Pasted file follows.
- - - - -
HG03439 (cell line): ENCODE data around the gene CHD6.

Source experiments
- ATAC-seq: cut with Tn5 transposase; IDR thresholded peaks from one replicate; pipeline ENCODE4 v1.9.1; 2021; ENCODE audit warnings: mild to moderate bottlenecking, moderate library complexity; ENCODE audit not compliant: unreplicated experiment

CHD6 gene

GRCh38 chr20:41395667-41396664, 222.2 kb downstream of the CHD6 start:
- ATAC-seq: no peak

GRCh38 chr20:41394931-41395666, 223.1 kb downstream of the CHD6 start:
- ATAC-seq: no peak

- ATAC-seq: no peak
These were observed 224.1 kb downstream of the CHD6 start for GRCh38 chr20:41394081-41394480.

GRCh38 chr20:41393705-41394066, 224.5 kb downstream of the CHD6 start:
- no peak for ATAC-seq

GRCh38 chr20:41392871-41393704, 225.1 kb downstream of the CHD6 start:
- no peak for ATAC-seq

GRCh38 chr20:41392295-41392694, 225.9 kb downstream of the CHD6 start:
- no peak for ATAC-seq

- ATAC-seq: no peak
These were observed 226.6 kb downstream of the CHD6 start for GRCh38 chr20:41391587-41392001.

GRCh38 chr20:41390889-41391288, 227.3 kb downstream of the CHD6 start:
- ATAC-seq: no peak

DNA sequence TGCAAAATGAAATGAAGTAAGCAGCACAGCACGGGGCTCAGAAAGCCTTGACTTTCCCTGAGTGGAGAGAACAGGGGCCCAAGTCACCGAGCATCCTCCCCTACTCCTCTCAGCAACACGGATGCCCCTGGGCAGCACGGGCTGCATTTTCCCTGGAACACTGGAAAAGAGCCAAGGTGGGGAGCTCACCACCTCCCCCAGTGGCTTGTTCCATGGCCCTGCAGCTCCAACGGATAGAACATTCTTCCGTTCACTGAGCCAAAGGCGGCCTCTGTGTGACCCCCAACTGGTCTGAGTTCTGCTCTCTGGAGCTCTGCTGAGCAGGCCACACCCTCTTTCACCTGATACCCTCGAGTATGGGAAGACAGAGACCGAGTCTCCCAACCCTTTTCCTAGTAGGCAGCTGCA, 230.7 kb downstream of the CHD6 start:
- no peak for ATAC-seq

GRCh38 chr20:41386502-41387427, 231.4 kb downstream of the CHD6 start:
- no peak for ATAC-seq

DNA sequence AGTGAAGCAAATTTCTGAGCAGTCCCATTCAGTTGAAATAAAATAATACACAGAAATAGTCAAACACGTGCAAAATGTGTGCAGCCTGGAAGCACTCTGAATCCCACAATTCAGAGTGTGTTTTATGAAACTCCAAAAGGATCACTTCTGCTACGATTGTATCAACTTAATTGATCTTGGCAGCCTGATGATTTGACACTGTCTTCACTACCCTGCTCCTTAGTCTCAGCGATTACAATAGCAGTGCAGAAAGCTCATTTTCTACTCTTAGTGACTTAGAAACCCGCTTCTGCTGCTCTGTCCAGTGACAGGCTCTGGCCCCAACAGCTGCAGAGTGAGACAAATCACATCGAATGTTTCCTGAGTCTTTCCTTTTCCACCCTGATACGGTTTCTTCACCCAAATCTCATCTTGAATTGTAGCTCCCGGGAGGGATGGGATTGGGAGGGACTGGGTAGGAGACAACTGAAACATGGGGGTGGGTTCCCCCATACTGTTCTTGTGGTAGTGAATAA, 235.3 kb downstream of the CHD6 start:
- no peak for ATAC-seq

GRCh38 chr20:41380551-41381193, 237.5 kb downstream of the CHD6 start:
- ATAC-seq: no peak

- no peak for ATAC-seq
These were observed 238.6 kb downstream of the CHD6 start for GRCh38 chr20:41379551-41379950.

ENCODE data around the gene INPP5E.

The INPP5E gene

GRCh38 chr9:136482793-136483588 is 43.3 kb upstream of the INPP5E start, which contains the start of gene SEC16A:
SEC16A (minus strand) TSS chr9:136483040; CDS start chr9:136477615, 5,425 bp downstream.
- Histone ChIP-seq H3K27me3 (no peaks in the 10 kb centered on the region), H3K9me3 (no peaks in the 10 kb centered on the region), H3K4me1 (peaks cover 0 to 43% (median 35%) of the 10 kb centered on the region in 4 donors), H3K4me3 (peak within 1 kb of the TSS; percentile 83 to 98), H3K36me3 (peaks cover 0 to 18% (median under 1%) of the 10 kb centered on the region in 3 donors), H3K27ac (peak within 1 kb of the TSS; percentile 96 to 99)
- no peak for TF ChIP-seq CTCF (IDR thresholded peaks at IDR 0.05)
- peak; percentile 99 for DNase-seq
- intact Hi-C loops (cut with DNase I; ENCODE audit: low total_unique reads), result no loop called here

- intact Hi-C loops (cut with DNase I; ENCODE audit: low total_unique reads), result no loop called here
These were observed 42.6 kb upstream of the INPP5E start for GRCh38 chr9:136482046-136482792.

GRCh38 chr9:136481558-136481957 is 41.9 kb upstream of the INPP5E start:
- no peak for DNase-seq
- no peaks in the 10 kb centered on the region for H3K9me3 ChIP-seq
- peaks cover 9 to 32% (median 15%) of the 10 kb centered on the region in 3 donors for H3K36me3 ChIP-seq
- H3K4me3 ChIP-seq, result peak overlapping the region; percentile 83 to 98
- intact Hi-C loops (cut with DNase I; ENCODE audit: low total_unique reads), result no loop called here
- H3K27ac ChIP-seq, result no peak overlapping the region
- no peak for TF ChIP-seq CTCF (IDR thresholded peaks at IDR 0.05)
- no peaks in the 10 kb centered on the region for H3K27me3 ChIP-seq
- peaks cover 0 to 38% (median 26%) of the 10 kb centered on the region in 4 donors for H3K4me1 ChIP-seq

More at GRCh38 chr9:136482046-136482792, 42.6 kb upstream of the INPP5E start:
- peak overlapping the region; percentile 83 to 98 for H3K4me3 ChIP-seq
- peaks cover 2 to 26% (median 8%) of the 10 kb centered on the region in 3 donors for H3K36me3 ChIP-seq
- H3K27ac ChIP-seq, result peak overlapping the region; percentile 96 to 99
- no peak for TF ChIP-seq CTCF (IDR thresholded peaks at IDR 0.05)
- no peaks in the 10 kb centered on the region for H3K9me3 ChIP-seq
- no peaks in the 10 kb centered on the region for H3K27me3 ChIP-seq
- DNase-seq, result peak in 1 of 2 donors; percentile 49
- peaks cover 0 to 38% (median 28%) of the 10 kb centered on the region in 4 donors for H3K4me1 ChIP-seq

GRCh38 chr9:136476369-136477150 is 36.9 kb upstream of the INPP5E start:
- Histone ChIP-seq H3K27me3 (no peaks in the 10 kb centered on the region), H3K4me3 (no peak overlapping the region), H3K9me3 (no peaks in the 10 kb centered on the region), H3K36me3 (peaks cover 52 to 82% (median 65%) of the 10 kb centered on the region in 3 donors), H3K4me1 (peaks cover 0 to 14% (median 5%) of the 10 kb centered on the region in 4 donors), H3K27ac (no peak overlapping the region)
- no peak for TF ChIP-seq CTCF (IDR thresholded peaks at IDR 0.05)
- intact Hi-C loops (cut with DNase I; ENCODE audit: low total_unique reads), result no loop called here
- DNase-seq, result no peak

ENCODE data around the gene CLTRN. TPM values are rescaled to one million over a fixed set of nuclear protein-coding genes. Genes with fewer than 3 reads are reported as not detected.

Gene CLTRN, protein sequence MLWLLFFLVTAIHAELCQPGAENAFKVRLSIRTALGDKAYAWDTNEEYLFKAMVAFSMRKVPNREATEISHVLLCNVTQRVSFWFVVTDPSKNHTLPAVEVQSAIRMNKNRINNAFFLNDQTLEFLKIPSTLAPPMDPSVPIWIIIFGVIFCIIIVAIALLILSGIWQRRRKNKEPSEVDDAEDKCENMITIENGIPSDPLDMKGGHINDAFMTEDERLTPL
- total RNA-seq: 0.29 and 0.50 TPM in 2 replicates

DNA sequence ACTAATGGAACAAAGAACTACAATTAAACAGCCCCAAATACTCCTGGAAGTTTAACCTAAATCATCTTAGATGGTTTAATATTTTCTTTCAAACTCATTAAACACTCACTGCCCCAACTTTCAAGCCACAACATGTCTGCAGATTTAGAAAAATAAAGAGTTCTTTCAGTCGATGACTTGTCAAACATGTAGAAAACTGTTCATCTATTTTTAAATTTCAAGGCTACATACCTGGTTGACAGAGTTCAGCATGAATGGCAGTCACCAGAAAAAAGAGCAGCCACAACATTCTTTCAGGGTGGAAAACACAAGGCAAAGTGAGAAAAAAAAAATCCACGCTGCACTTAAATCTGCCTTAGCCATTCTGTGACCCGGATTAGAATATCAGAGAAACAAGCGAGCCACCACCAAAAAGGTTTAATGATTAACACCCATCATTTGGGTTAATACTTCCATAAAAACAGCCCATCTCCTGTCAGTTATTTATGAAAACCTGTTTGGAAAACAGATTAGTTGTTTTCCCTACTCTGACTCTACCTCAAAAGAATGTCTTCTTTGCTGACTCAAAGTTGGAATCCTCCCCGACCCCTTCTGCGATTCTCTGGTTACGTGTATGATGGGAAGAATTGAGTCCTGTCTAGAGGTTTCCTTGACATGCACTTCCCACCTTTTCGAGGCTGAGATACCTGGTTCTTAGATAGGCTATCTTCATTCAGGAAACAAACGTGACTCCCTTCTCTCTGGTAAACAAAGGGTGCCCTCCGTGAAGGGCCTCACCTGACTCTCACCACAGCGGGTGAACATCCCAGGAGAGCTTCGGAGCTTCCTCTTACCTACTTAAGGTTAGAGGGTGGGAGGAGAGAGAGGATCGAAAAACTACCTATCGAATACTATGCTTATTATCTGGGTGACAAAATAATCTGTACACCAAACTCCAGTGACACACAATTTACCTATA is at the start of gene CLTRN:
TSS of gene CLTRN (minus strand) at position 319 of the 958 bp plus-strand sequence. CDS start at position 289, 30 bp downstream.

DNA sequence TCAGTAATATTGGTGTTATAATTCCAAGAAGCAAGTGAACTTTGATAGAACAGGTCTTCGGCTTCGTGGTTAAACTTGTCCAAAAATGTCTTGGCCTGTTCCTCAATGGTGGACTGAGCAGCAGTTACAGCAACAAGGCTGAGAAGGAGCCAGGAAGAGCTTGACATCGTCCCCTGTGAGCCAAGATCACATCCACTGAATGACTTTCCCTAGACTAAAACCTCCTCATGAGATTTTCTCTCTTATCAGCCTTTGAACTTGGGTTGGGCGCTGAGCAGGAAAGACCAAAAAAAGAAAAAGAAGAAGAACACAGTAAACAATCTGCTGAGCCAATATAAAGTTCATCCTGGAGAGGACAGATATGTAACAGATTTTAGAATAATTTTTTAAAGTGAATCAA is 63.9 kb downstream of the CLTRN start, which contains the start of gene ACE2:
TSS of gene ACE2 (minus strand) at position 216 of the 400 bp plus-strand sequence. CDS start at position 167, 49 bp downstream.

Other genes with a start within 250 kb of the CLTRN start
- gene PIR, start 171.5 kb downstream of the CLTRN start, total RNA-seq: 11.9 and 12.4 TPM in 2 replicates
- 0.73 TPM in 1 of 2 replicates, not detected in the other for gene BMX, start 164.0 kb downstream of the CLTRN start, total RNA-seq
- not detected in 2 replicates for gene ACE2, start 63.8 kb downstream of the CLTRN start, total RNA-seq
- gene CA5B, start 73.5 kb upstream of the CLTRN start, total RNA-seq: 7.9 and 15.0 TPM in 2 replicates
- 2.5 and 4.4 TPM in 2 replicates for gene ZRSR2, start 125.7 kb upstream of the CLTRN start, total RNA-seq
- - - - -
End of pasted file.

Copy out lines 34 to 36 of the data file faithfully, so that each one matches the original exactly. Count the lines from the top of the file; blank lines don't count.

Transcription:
SEC16A (minus strand) TSS chr9:136483040; CDS start chr9:136477615, 5,425 bp downstream.
- Histone ChIP-seq H3K27me3 (no peaks in the 10 kb centered on the region), H3K9me3 (no peaks in the 10 kb centered on the region), H3K4me1 (peaks cover 0 to 43% (median 35%) of the 10 kb centered on the region in 4 donors), H3K4me3 (peak within 1 kb of the TSS; percentile 83 to 98), H3K36me3 (peaks cover 0 to 18% (median under 1%) of the 10 kb centered on the region in 3 donors), H3K27ac (peak within 1 kb of the TSS; percentile 96 to 99)
- no peak for TF ChIP-seq CTCF (IDR thresholded peaks at IDR 0.05)